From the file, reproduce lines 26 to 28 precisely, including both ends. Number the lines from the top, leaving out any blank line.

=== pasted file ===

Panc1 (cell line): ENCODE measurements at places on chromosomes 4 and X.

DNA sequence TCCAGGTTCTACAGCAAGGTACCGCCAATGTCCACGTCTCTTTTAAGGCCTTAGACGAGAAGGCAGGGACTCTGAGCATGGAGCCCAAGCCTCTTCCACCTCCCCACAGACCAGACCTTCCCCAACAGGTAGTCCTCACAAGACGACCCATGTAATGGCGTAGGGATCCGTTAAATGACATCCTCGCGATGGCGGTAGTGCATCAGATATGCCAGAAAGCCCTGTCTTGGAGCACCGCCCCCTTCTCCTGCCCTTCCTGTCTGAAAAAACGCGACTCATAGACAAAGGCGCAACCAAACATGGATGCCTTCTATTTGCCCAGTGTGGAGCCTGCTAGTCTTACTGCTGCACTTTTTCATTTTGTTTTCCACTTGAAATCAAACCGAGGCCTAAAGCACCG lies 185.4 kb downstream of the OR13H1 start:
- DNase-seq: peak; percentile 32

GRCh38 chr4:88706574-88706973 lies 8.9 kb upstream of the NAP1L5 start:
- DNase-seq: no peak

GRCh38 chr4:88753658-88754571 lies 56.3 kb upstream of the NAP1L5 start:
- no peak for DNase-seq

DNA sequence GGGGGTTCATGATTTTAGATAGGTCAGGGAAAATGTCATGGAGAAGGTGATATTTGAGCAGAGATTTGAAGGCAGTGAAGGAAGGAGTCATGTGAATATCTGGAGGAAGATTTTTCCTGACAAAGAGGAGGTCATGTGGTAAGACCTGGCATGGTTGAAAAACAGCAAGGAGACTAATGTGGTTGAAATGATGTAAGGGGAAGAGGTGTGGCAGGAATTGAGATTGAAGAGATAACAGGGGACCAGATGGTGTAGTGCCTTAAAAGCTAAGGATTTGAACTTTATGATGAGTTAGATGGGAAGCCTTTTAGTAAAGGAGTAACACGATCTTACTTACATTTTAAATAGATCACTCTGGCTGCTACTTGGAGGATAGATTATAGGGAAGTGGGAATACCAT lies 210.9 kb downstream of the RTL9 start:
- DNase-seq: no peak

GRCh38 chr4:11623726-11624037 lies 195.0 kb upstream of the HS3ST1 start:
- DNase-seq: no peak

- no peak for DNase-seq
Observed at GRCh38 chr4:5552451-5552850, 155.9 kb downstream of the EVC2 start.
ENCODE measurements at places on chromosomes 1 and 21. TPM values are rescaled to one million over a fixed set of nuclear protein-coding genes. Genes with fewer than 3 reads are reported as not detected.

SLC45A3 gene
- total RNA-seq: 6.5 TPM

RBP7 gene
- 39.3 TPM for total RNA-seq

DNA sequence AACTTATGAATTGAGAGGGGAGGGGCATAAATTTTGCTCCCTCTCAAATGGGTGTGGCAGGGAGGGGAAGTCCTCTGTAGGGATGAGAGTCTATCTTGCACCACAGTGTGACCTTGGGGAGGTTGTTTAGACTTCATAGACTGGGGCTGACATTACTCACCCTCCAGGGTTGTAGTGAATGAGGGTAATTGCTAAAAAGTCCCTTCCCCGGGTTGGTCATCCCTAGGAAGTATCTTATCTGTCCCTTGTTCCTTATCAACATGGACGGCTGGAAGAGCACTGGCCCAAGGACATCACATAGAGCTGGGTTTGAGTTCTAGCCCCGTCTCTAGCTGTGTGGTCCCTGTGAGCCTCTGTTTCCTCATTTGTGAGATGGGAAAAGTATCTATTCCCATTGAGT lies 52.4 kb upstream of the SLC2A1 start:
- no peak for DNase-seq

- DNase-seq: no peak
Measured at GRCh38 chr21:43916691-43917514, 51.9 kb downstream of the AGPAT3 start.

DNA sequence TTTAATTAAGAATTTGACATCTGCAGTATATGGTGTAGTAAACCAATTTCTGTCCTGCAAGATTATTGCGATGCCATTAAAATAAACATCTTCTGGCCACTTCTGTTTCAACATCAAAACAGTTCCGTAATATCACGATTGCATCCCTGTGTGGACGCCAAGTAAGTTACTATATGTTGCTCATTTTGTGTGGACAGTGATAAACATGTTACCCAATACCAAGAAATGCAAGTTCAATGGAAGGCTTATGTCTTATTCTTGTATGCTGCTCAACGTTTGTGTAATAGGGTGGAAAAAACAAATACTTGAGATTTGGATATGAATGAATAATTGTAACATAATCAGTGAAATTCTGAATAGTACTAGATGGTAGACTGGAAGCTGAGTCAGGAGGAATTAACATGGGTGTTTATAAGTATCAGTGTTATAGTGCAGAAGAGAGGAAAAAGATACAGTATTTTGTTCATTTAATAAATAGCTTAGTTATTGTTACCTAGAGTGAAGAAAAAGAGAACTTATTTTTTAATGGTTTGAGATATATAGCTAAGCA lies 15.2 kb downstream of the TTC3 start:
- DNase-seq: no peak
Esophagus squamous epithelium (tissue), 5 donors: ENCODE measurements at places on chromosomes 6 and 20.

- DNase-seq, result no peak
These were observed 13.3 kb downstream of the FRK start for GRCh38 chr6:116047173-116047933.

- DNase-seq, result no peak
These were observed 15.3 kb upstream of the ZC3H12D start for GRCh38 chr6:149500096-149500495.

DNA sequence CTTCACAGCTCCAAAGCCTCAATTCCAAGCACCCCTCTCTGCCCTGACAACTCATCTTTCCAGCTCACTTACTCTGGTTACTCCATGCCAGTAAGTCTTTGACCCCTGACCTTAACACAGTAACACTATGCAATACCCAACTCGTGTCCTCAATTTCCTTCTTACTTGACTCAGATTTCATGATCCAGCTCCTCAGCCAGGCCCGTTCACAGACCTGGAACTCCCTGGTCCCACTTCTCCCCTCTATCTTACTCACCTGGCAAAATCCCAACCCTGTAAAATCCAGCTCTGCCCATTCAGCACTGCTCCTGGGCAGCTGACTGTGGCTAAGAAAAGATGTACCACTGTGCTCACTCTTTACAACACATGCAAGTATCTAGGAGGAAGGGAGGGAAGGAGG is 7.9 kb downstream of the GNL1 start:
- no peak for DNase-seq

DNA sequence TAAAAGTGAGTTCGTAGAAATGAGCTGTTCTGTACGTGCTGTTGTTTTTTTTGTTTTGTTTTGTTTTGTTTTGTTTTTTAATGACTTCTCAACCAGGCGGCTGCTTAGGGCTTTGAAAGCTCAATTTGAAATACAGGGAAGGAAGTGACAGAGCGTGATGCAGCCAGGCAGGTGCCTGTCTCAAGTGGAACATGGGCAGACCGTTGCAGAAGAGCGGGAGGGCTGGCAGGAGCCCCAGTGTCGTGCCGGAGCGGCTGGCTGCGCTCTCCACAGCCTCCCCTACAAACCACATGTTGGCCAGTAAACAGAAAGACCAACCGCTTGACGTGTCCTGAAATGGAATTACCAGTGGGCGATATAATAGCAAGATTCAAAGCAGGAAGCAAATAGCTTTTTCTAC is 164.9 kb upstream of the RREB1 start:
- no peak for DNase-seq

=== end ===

- DNase-seq, result no peak
These were observed 13.3 kb downstream of the FRK start for GRCh38 chr6:116047173-116047933.

- DNase-seq, result no peak